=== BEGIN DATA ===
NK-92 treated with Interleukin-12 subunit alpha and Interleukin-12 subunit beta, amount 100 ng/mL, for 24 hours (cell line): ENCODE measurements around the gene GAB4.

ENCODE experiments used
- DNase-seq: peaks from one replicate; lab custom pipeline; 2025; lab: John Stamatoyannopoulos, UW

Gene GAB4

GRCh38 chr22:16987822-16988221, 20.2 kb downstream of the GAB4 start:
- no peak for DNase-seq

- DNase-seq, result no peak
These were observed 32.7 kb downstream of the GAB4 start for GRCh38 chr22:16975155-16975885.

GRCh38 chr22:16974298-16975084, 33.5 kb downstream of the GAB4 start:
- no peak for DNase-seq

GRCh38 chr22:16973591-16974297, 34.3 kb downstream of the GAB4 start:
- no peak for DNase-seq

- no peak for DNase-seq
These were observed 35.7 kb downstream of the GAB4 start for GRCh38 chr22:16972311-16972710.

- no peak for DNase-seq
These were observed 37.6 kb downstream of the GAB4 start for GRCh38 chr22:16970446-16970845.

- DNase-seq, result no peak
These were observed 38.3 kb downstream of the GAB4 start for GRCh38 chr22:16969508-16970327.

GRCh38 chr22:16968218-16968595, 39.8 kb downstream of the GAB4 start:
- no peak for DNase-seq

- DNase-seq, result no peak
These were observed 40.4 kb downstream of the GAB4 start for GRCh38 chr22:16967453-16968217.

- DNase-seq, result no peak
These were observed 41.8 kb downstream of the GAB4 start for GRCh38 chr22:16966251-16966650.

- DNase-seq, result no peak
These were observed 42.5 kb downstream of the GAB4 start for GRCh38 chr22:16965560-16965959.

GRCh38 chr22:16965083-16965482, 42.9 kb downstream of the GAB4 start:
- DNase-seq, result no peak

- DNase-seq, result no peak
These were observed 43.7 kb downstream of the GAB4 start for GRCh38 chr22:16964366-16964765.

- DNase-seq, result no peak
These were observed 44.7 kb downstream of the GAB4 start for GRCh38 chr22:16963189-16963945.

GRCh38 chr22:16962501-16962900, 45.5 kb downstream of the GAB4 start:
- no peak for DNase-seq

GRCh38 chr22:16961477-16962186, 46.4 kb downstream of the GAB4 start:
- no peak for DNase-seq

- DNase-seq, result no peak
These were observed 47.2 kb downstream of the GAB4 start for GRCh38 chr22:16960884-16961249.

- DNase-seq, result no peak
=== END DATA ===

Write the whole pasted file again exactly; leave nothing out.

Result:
NK-92 treated with Interleukin-12 subunit alpha and Interleukin-12 subunit beta, amount 100 ng/mL, for 24 hours (cell line): ENCODE measurements around the gene GAB4.

ENCODE experiments used
- DNase-seq: peaks from one replicate; lab custom pipeline; 2025; lab: John Stamatoyannopoulos, UW

Gene GAB4

GRCh38 chr22:16987822-16988221, 20.2 kb downstream of the GAB4 start:
- no peak for DNase-seq

- DNase-seq, result no peak
These were observed 32.7 kb downstream of the GAB4 start for GRCh38 chr22:16975155-16975885.

GRCh38 chr22:16974298-16975084, 33.5 kb downstream of the GAB4 start:
- no peak for DNase-seq

GRCh38 chr22:16973591-16974297, 34.3 kb downstream of the GAB4 start:
- no peak for DNase-seq

- no peak for DNase-seq
These were observed 35.7 kb downstream of the GAB4 start for GRCh38 chr22:16972311-16972710.

- no peak for DNase-seq
These were observed 37.6 kb downstream of the GAB4 start for GRCh38 chr22:16970446-16970845.

- DNase-seq, result no peak
These were observed 38.3 kb downstream of the GAB4 start for GRCh38 chr22:16969508-16970327.

GRCh38 chr22:16968218-16968595, 39.8 kb downstream of the GAB4 start:
- no peak for DNase-seq

- DNase-seq, result no peak
These were observed 40.4 kb downstream of the GAB4 start for GRCh38 chr22:16967453-16968217.

- DNase-seq, result no peak
These were observed 41.8 kb downstream of the GAB4 start for GRCh38 chr22:16966251-16966650.

- DNase-seq, result no peak
These were observed 42.5 kb downstream of the GAB4 start for GRCh38 chr22:16965560-16965959.

GRCh38 chr22:16965083-16965482, 42.9 kb downstream of the GAB4 start:
- DNase-seq, result no peak

- DNase-seq, result no peak
These were observed 43.7 kb downstream of the GAB4 start for GRCh38 chr22:16964366-16964765.

- DNase-seq, result no peak
These were observed 44.7 kb downstream of the GAB4 start for GRCh38 chr22:16963189-16963945.

GRCh38 chr22:16962501-16962900, 45.5 kb downstream of the GAB4 start:
- no peak for DNase-seq

GRCh38 chr22:16961477-16962186, 46.4 kb downstream of the GAB4 start:
- no peak for DNase-seq

- DNase-seq, result no peak
These were observed 47.2 kb downstream of the GAB4 start for GRCh38 chr22:16960884-16961249.

- DNase-seq, result no peak